My 12 New Things

Saturday, April 10, 2010

I'm an "Epic" Editor

I didn't ride my bike from the east coast to the west coast... but my friend Jed did! I also didn't write a book detailing all of the adventures, challenges, and people along the way... but my friend Jed did!

What I DID was make his manuscript bleed (upon his request, of course) with my red pen and helped edit his book, Epic Ain't Easy.

I considered using this project as a New Thing, but it wouldn't have quite hit the mark on my objectives. The idea behind my New Things is that they push my limits and make me uncomfortable. Even though I've never helped edit a book manuscript before, it didn't qualify as an official New Thing for 2010 and I'll tell you why.

Helping Jed edit his book was one of the most interesting projects I've ever done and I was excited to be involved. I had read samples of Jed's work before and loved his poignant and humorous writing style. When I heard he was writing a book on his cross-country cycling adventure, I told him I wanted in.

I received the manuscript via email one weekend in mid-November. Jed sent it to me and four others, calling us the Epic Edit Team. In the email he introduced us to each other with brief bios and laid out the project. I enjoyed the bio he wrote for me:

Shanna- Currently resides in Kansas City and has been recruited because her husband mentioned she likes my writing style. Further investigations revealed she is also in possession of wicked skills, quick brains and an ability to provide criticism with the midwestern charm that removes the sting. Shanna is also smokin' hot but as is usually the case she's already got a dance partner.

I thought his description of me was hilarious. I don't know about the "smokin' hot" part, but if someone wants to say that about me, I won't stop them. And it won't bother me to post it on my own blog either. ;)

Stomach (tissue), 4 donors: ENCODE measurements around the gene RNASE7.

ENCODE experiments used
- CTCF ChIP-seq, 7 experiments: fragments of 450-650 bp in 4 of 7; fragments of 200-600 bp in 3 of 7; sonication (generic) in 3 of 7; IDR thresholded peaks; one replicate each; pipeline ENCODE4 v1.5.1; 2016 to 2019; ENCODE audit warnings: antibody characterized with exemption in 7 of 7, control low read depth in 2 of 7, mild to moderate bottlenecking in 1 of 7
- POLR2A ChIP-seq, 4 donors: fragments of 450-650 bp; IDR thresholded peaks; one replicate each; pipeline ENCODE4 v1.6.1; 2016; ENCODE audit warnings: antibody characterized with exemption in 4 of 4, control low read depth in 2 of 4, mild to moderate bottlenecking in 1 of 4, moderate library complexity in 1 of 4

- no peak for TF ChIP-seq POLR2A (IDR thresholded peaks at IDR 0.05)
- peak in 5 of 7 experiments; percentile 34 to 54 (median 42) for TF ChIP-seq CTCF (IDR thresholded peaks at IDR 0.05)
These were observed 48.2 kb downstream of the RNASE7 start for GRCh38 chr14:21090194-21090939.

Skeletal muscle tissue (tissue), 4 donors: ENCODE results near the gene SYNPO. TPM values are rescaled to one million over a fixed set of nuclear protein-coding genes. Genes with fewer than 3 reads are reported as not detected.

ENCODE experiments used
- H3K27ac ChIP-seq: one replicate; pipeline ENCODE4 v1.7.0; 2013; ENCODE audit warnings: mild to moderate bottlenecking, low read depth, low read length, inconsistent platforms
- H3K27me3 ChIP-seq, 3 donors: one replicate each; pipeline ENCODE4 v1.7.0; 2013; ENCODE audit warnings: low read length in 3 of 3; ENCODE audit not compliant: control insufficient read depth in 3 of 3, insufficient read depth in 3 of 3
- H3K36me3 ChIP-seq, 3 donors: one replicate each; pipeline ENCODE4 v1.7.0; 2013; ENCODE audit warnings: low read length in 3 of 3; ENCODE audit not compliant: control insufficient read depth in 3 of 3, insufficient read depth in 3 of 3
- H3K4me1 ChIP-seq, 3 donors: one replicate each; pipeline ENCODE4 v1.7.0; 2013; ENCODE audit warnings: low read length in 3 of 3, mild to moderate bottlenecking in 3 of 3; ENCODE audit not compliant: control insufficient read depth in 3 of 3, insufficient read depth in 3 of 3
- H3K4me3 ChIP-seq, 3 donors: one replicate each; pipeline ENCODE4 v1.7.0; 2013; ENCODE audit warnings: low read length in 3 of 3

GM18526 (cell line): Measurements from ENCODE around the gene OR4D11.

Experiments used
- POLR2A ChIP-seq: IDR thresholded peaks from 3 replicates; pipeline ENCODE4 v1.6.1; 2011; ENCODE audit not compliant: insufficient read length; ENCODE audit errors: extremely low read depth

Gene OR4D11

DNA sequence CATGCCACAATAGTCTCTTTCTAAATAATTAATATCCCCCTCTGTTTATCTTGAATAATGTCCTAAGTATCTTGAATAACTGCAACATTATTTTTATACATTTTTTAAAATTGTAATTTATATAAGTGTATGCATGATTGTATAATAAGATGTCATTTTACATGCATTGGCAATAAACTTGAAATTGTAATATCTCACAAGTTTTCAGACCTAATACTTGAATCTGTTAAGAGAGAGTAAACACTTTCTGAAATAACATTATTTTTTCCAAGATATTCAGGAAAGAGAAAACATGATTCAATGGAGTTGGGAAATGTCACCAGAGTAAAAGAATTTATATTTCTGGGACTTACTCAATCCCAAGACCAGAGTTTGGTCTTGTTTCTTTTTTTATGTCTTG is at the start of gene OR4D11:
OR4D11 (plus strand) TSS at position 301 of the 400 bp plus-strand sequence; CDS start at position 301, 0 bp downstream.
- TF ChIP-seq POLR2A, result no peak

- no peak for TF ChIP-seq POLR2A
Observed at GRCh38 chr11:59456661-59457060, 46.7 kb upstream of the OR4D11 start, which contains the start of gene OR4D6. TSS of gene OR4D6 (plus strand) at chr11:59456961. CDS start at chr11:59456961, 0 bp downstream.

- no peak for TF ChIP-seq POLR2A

The manuscript was attached in the email and I couldn't wait to get started.

That first night I read nearly the whole 162 page document on my laptop. I drank a glass of wine. I was in my element and the book was fantastic, as I knew it would be. My plan was to read the book through once and then take to a printed version to make my edits and comments.

So that's what I did and I did it with fervor. Once I received the printed manuscript from Jed in the mail a few days later, I took my red pen and dove in. (Not that it wasn't a fabulously well written story already, by the way. It was. I provided editorial comments, suggestions on where to provide a little more description, etc.).

My goal was to be able to provide my edits to him by the end of November, so I took it with me on the long drive home for Thanksgiving. I was prepared with a book light since it would be dark much of the travel time, but the stupid thing didn't even work. Luckily my husband had his hunting gear packed in the car and had a headlamp I could borrow. I actually edited a good portion of the manuscript wearing his camoflauge headlamp. Really. Picture me in the passenger seat of a car with a camo headlamp, manuscript and red pen. That's how it went down. My daughter was incredibly freaked out by the light attached to my head, but she fell asleep soon enough. I mailed Jed the manuscript with my edits in late November.